RPG Spotlight: Disgaea
One of the questions readers ask me most is if they would like a particular series. As a way to provide the answer and celebrate beloved franchises, RPG Spotlight gives a concise overview of the elements that give a franchise its heart and soul.
In this edition, I take a look at Nippon Ichi’s Disgaea, a strategy/RPG series with plenty of comedy, customization, and tactics to take you to level 9,999. Disgaea has been one of the few consistent strategy/RPGs on the market, tapping into both consoles and handhelds. Disgaea’s popularity has been so unstoppable it’s even made its way to the manga and anime scene.
Claim To Fame
Since its debut in 2003, Disgaea has captured an audience by being unpredictably zany and letting players work their way through mind-bending isometric grid-based stages. As players ventured into the Netherworld, they’ve discovered that Disgaea’s version of hell is much different than expected. Sure, characters are selfish and do awful things with no remorse, but in Disgaea, every bad occurrence is matched with some level of hilarity. The jokes have no filter and often poke fun at video game stereotypes. To add to the hilarity, an antihero is often paired with a polar opposite. Oddly enough, the charm is so entrancing that you often find yourself rooting for the antihero, anyway.
The other shining star is the complex gameplay, which features character placement, throwing abilities, special skills, and geo panels that give bonuses and penalties; every stage becomes a puzzle where you must choose the best strategy between all your options. Disgaea also stands out for making max stats feel limitless compared to any other strategy/RPG. Seriously, you can keep leveling your way to 9,999. While the main characters are offered as party members, you can also build up your own army, choosing between mages, thieves, monsters, and more. Also, I can’t write this piece without giving Prinnies a nod, the peg-legged penguin servants have become iconic. Whether you’re merely using them to deal damage by tossing them at enemies or sparring against them, these little guys have easily become the face of the franchise.
Play If You Like
Fans of strategy games like Final Fantasy Tactics, Tactics Ogre, Fire Emblem, and Shining Force should enjoy the gameplay, but I must warn that Disgaea’s over-the-top silly stories aren’t for everyone. If you played La Pucelle: Tactics back in the day and enjoyed it, that game was Disgaea’s predecessor, and Disgaea’s developer was also behind PS2 niche titles Phantom Brave and Makai Kingdom, so the overall gameplay of both took many cues from Disgaea.
Disgaea debuted in 2003 and has kept its kookiness alive for the past 10 years. The franchise is by far Nippon Ichi’s most successful product to date. Since then, four main entries have made it to store shelves, with Sony’s PlayStation 2 and 3 being the primary home. Spin-off titles have also released, including Makai Kingdom: Chronicles of the Sacred Tome, Prinny: Can I Really Be the Hero?, and Disgaea Infinite. The main games, Disgaea 1-3, have also made their way to handheld systems after console release in the U.S., a trend that NIS president Niikawa told me he hopes continues when I spoke to him at Tokyo Game Show. It just might as Disgaea 4 has recently been announced for a Vita release in Japan.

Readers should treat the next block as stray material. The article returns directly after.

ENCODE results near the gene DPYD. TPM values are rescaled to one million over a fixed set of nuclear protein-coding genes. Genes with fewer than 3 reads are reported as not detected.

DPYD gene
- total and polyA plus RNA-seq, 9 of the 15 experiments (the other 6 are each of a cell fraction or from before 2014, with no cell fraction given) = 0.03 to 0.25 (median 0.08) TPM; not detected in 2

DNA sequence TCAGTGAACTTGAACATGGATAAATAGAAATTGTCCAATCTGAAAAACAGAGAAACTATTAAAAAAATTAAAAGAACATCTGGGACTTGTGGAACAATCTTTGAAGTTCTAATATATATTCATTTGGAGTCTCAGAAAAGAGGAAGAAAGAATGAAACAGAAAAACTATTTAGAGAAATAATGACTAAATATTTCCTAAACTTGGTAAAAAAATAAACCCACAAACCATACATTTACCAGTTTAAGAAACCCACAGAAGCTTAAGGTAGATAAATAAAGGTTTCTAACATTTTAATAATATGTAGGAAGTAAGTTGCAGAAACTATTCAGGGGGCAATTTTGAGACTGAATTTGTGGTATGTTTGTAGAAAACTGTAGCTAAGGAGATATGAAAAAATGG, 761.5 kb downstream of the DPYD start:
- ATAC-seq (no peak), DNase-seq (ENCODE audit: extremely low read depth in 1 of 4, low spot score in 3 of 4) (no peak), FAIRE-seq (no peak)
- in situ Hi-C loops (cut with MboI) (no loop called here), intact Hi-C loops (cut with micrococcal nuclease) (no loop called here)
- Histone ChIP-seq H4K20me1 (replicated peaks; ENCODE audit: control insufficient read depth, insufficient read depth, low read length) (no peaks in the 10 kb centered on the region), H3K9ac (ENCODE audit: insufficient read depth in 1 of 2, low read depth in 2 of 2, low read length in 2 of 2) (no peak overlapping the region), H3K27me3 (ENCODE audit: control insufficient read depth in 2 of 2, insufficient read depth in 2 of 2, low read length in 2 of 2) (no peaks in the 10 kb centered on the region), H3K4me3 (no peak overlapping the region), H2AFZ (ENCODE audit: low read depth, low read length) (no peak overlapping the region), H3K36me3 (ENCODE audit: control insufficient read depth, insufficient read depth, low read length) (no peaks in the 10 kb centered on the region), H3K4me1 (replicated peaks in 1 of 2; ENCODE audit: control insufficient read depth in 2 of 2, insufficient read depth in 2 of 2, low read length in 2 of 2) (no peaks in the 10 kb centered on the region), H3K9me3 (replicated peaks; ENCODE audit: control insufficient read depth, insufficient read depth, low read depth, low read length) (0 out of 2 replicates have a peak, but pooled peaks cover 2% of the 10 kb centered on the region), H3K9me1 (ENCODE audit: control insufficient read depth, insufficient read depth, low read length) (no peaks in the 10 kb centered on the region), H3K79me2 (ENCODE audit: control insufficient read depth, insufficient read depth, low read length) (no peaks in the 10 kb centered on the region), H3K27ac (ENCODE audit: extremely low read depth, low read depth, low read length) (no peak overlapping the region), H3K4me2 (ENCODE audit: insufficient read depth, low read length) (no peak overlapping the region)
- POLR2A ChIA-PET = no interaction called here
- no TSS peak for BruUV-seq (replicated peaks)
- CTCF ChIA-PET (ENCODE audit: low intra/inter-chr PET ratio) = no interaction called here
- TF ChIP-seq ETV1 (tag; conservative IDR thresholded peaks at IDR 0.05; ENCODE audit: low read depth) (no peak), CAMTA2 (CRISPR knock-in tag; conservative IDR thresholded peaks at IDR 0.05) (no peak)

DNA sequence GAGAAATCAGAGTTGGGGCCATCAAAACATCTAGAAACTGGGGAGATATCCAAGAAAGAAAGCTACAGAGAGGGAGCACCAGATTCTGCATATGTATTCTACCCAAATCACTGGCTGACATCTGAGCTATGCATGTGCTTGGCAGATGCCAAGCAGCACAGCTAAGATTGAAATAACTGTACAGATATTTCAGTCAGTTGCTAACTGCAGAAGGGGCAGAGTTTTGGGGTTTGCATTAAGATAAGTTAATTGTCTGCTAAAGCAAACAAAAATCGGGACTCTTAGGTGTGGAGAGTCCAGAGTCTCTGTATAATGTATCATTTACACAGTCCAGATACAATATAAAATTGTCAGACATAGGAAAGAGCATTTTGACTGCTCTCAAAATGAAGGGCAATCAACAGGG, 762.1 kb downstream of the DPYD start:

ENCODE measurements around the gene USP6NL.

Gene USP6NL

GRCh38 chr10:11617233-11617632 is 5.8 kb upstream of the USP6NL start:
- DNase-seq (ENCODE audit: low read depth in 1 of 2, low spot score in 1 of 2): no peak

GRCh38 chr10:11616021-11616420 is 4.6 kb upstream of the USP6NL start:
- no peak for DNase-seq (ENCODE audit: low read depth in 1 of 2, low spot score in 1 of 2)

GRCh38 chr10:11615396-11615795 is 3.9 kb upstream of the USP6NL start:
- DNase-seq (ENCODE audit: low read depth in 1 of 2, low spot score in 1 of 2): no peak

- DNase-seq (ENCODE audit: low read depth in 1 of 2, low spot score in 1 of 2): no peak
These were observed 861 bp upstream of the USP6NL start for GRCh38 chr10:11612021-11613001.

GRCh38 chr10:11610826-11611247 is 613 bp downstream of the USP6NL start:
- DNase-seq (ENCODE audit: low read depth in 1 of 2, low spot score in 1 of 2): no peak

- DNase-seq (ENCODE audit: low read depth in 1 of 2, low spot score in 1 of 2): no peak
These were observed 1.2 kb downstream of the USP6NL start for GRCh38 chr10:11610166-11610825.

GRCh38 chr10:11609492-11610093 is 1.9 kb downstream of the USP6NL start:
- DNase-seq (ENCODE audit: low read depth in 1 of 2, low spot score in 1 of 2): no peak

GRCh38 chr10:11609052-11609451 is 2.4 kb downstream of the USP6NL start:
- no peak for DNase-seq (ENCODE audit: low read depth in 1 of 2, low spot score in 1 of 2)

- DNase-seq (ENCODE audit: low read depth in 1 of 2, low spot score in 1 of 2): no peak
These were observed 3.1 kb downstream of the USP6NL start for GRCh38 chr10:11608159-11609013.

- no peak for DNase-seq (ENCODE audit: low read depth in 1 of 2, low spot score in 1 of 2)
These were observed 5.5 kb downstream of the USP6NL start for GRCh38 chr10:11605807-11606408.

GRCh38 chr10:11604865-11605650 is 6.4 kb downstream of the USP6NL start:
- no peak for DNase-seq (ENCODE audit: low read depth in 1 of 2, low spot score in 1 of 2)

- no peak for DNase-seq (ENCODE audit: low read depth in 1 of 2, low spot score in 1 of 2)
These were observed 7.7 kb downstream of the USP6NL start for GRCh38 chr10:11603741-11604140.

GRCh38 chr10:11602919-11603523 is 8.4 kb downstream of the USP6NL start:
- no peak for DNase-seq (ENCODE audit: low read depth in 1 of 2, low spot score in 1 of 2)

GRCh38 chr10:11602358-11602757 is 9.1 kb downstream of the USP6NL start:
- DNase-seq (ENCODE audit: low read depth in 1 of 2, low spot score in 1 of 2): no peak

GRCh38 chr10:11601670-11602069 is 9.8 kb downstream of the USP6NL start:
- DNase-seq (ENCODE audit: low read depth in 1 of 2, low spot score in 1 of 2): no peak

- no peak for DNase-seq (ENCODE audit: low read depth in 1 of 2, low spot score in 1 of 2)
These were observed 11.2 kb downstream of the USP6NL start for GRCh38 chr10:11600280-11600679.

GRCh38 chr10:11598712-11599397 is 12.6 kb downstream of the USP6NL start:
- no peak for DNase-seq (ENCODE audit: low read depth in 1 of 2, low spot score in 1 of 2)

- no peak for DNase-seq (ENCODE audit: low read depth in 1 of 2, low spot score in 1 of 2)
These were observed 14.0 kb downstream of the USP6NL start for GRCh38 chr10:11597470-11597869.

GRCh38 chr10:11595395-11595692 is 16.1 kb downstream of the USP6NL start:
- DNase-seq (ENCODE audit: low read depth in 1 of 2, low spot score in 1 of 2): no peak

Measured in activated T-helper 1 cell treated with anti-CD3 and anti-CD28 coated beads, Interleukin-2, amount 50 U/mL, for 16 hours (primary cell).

Good Starting Points
Disgaea’s most-popular cast by far is from its debut, Hour of Darkness. Starting with the first game isn’t a bad idea, as since then even more complicated systems have entered the Netherworld. However, having prior knowledge of the series isn’t required to start elsewhere (besides the upcoming D2: A Brighter Darkness, a direct sequel to the first). Versions of Hour of Darkness are available on PlayStation 2, Nintendo DS, and PlayStation Portable. My other recommendation for a point of entry is PlayStation 3’s Disgaea 4: A Promise Unforgotten. This is by far the best outing to date, and the online play adds tons of replay value – even allowing you to create your own maps.
While Disgaea’s quirk is part of its charm, the jokes aren’t for everyone and can often be too juvenile and in-your-face. Think of Disgaea like that loud jokester at a party; while funny, you wouldn’t mind him taking it down a few levels. That said, playing a game that pokes fun at the industry and doesn’t take itself too seriously is a nice change of pace. Disgaea’s other biggest downfall is that sometimes the systems can be too complicated for their own good. The developers are known for adding in unnecessary elements just to offer something “new.” Mastering the systems with all the choices thrown in front of you for customization can be overwhelming. Sometimes you just have way too many potential pies to dip your hands in.
On The Horizon
Tuesday (October 8) marks the release of the newest title, D2: A Brighter Darkness. D2 is a direct sequel to Hour of Darkness, the very first entry of the series, and features the same beloved cast. That’s right, expect Laharl, Flonne, and Etna back as Laharl tries to prove why all should fear and respect his reign. Not much has been revealed about the inevitable Disgaea 5, but Nippon Ichi has dropped some information, like the president confirming to Dengeki Online that it’s in the pre-production stage. As Nippon Ichi is aware, Disgaea is its most popular venture, and it’s using its team to go beyond just Disgaea games. The company also had people who have worked on the series tackle the upcoming roguelike The Guided Fate Paradox and action/RPG The Witch and a Hundred Knight, so those may be worthy candidates to pass the time until Disgaea 5.
Want more on RPG series to consider? Check out previous RPG Spolight on Tales.